May be a little bit of wisdom has dawned, may be some maturity has come; beyond that I don’t think behaviour in terms of feeling happy with one’s position or achievement—I don’t think that has come. Even maturity, if I look at how I live my life, I think I am still very immature. So, even that I cannot really claim. Probably those who live around me, and those who interact with me will know better and will be better judges, whether my conduct, behaviour has been changing over the years. I really have had no time to think over those things. There are more important things to take care of.

(Q): So, just a follow up question on that. You said earlier, once a traveller, forever a traveller. So, when you are on the journey, it is often said that whenever you cross a certain milestones, you start losing people around you. So, does it ever feel lonely that you are at the top?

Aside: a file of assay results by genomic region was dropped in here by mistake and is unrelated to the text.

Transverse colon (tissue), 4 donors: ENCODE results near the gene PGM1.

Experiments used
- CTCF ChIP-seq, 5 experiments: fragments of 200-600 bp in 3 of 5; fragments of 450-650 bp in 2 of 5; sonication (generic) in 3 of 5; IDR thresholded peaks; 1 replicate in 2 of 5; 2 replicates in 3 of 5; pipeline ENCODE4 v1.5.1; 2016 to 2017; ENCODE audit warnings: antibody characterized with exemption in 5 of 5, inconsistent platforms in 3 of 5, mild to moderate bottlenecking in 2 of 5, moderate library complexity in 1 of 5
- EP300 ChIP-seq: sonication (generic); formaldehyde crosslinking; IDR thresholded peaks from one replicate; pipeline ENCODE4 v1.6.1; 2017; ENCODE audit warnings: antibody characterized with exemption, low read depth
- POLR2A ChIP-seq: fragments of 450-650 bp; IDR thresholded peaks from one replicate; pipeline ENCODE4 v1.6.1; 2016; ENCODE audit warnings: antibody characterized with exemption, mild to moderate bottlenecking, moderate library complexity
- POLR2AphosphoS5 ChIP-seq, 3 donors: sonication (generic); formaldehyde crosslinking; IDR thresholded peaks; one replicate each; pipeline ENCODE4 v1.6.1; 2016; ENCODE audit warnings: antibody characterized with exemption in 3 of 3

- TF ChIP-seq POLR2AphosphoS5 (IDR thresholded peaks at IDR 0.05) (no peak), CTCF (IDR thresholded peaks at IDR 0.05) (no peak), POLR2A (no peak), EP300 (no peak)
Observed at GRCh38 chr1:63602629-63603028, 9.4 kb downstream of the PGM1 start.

(AP): That’s a big pain, that’s a big pain! Some part of me likes to get attached, it’s quite sticky. If I have been with someone at some point in my life, I do not like to leave them behind. And I also have to keep moving ahead; and then there’s a problem, then there’s a strife.

On one hand, I cannot compromise on my own journey, on the other hand I do not like to leave anybody behind. But then you cannot force people to do things as per your wish. People do not often want to keep pace with you, they have their own comfort zones. People like settling down and you refuse to settle down.